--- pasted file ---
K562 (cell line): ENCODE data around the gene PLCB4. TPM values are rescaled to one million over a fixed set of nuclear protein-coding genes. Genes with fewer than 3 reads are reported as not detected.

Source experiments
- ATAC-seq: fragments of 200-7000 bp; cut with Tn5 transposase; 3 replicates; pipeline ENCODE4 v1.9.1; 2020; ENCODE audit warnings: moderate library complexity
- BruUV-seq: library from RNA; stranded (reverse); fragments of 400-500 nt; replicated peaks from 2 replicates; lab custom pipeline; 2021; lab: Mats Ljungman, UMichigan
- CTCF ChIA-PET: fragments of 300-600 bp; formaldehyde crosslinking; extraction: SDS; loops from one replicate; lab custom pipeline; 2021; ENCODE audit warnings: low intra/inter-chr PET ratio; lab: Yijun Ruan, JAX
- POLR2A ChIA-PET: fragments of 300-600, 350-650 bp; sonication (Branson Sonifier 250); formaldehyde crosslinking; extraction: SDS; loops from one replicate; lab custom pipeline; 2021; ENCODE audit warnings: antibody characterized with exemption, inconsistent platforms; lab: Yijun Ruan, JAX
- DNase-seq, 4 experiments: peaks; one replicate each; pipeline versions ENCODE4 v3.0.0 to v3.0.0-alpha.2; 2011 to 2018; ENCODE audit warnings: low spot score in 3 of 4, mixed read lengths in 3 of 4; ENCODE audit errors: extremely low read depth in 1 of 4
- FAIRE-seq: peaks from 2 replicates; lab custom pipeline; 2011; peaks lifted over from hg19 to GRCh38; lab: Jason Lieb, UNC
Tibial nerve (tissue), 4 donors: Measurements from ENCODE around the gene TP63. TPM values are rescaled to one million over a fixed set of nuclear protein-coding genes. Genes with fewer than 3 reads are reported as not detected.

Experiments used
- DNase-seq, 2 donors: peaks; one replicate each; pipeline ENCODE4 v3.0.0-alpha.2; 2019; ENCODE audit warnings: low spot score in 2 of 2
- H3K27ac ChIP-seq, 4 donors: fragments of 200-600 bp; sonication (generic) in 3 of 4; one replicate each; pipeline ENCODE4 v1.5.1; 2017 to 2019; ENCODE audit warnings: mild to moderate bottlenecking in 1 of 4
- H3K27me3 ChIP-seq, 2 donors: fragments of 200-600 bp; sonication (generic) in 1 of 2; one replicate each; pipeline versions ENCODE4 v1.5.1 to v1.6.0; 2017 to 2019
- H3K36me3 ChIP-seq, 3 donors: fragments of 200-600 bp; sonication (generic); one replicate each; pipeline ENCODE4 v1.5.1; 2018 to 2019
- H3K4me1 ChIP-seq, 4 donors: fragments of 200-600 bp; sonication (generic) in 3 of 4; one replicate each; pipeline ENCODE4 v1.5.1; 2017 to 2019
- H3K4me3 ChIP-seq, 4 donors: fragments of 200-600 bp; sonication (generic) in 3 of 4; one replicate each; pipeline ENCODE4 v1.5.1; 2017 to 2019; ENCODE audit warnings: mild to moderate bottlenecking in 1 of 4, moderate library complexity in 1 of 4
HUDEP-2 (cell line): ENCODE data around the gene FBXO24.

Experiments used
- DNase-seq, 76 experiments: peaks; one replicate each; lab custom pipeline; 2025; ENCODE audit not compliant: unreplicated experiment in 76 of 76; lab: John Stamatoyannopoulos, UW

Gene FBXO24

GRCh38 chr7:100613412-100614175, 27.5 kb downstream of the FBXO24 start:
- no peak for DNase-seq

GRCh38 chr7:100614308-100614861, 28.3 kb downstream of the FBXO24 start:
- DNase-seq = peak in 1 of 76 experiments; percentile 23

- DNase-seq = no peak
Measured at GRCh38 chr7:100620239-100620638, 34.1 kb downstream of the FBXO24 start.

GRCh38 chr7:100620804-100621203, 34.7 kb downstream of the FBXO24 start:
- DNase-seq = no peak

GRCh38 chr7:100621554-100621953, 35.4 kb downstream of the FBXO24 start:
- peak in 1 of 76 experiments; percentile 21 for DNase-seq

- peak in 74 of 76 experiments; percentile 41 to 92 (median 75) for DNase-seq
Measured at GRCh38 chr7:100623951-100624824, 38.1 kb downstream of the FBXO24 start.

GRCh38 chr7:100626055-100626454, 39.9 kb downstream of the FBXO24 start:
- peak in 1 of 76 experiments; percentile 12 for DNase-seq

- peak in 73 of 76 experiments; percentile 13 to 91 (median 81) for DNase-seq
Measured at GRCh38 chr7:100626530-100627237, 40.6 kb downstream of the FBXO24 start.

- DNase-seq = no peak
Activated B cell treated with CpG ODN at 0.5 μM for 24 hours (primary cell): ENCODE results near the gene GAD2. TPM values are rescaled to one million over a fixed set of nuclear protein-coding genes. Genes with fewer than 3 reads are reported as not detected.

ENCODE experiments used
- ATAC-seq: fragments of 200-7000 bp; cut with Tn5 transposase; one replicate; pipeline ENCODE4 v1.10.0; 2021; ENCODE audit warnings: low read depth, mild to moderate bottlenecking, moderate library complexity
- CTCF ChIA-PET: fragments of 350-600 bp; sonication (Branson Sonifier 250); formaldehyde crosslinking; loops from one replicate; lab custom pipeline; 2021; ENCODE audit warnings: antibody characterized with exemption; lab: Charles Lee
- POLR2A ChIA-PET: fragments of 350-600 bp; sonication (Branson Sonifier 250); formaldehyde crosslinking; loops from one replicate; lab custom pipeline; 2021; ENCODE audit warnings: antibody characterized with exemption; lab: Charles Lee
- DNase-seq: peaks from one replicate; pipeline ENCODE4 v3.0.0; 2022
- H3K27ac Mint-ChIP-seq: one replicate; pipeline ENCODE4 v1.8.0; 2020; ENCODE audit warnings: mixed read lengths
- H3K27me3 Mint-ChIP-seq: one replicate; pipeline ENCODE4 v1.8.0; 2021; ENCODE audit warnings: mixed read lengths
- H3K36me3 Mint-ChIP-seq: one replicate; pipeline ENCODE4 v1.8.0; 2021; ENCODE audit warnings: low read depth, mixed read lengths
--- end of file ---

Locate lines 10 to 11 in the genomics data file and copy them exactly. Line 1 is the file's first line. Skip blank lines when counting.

Experiments used
- DNase-seq, 2 donors: peaks; one replicate each; pipeline ENCODE4 v3.0.0-alpha.2; 2019; ENCODE audit warnings: low spot score in 2 of 2